6

A number of years ago I had our electrician change all of our quick wired/back stabbed outlets in our new home to the screw terminals for better and safer connections.

Recently I discovered he didn’t bother to remove them completely but rather cut them as close to the openings in the back as possible before moving the wires to the screws.

I’m a bit concerned given these wire stubs would technically still be live and may have the same arcing/connection issues as before since they will cool and heat along with the other internal components of the outlet.

Is this not the case? Am I over thinking this?

Any thoughts appreciated.

Link to full size image

enter image description here

3
  • 1
    What a waste of wire length. Normally I twist and rend them out of the backstabs. Wires must be 6" long from where they leave the sheath to the ends. In smaller boxes they must also stick out 3" beyond the wall surface. If you had proper length before and now you don't, that's on the electrician! – Harper - Reinstate Monica Dec 21 '20 at 0:10
  • 1
    Wow. I would never hire that electrician again. – RockPaperLz- Mask it or Casket Dec 21 '20 at 6:21
  • Most backstabs have releases some don’t but I agree with ecnerwal it’s sloppy but no more dangerous than the live conductors on the side. – Ed Beal Dec 30 '20 at 17:03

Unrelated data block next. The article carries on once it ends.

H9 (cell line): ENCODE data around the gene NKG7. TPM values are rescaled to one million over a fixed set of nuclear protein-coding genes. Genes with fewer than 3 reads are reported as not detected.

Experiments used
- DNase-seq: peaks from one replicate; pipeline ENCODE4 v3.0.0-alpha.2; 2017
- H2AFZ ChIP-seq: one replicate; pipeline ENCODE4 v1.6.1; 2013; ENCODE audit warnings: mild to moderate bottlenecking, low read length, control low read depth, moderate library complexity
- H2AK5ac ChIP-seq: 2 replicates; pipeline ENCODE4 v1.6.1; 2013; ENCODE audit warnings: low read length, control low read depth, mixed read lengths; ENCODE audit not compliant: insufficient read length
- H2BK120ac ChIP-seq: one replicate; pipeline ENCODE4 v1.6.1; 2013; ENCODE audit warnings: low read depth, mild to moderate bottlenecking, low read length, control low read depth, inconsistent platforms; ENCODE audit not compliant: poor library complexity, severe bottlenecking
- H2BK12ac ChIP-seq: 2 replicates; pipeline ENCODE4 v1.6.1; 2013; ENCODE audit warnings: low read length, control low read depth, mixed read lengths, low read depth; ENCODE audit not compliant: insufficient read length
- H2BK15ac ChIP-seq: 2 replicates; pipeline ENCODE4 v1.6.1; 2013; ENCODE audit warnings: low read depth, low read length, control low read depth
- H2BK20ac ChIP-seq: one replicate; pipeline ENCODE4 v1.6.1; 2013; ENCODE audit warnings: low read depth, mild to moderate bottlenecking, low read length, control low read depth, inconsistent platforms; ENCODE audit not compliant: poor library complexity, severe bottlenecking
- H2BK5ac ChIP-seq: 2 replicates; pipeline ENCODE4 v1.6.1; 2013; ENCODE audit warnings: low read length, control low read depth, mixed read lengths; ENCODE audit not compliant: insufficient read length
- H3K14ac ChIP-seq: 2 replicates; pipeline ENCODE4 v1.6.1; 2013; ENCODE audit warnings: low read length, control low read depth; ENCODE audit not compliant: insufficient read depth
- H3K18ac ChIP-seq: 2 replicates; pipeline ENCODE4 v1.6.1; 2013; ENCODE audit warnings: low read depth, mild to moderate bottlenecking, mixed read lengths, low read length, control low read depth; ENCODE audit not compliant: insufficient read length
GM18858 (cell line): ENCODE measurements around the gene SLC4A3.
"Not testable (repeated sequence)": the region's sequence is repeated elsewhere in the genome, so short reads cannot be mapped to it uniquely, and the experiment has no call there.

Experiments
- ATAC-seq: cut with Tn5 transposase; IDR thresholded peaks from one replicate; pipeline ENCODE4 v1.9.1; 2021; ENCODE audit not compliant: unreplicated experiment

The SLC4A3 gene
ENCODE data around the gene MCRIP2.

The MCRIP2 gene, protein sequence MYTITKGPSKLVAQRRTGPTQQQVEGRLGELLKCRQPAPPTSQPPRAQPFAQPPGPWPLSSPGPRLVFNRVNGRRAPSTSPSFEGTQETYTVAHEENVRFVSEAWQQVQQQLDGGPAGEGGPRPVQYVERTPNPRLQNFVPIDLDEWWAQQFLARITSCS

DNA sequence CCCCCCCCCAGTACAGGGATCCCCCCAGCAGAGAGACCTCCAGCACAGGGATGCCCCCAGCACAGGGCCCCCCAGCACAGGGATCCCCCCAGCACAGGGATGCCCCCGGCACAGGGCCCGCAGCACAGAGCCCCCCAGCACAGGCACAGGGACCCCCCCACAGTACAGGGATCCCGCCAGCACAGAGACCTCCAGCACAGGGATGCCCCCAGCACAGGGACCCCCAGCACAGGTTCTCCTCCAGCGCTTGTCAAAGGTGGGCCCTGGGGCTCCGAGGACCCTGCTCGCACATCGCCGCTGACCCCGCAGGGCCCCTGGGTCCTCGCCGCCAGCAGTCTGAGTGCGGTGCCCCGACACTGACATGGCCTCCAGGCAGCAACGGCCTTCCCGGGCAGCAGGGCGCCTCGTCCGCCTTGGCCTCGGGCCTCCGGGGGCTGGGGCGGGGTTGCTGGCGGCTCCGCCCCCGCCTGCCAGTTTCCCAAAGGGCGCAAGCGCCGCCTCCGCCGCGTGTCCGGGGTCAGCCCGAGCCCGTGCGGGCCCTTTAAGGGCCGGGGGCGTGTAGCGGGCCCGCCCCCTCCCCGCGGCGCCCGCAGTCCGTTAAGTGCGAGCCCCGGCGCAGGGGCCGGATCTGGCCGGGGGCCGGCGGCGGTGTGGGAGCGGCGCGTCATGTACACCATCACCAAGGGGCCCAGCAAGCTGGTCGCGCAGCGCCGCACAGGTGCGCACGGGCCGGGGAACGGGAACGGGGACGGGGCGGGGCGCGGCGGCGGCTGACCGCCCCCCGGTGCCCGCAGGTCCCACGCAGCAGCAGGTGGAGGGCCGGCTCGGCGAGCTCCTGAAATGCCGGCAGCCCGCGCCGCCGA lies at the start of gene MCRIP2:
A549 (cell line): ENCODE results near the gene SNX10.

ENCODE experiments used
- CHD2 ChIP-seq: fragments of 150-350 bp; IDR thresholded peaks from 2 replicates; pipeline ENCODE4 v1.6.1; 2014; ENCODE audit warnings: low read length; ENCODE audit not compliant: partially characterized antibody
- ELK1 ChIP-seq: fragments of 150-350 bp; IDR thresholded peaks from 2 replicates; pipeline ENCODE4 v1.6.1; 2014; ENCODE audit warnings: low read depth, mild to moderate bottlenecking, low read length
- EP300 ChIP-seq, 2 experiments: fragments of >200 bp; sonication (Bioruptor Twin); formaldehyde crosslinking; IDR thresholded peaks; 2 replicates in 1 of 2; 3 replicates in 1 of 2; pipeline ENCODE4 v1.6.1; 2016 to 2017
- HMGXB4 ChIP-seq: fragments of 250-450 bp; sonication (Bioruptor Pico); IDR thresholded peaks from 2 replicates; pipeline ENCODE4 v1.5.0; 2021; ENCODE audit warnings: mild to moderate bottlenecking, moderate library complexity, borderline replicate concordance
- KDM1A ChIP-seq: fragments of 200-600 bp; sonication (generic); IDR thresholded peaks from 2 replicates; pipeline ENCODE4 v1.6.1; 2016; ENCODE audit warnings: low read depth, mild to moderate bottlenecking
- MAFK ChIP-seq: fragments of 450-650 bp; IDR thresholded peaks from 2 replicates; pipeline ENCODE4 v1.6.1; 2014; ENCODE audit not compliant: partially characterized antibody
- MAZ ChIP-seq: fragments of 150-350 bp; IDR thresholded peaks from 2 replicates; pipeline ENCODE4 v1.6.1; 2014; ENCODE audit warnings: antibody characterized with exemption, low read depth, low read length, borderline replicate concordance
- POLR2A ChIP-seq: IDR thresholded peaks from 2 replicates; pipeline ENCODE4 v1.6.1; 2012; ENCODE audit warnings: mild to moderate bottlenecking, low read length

4

A sloppy job, but you're overthinking it.

Having been cut, no current is flowing through the backstab, so no heating, no arcing, no problem other than if you handle the outlet while the circuit breaker is on and fail to respect the short stubby live wires poking out the back. Since it's generally inadvisable to play with receptacles out of their box with the circuit breaker on, not usually a problem.

3
  • 4
    Well, they might make contact with a ground wire and cause you some trouble. – Harper - Reinstate Monica Dec 21 '20 at 0:11
  • There is the very slight chance of the bare ground wire shorting the circuit though. – dbx Dec 21 '20 at 0:11
  • 4
    Not really much more chance than that the bare ground would contact the overly long stripped hot on the side-screw. There's a good deal more length exposed there, at least on the pictured outlet. – Ecnerwal Dec 21 '20 at 0:12

Your Answer

By clicking “Post Your Answer”, you agree to our terms of service, privacy policy and cookie policy

Not the answer you're looking for? Browse other questions tagged or ask your own question.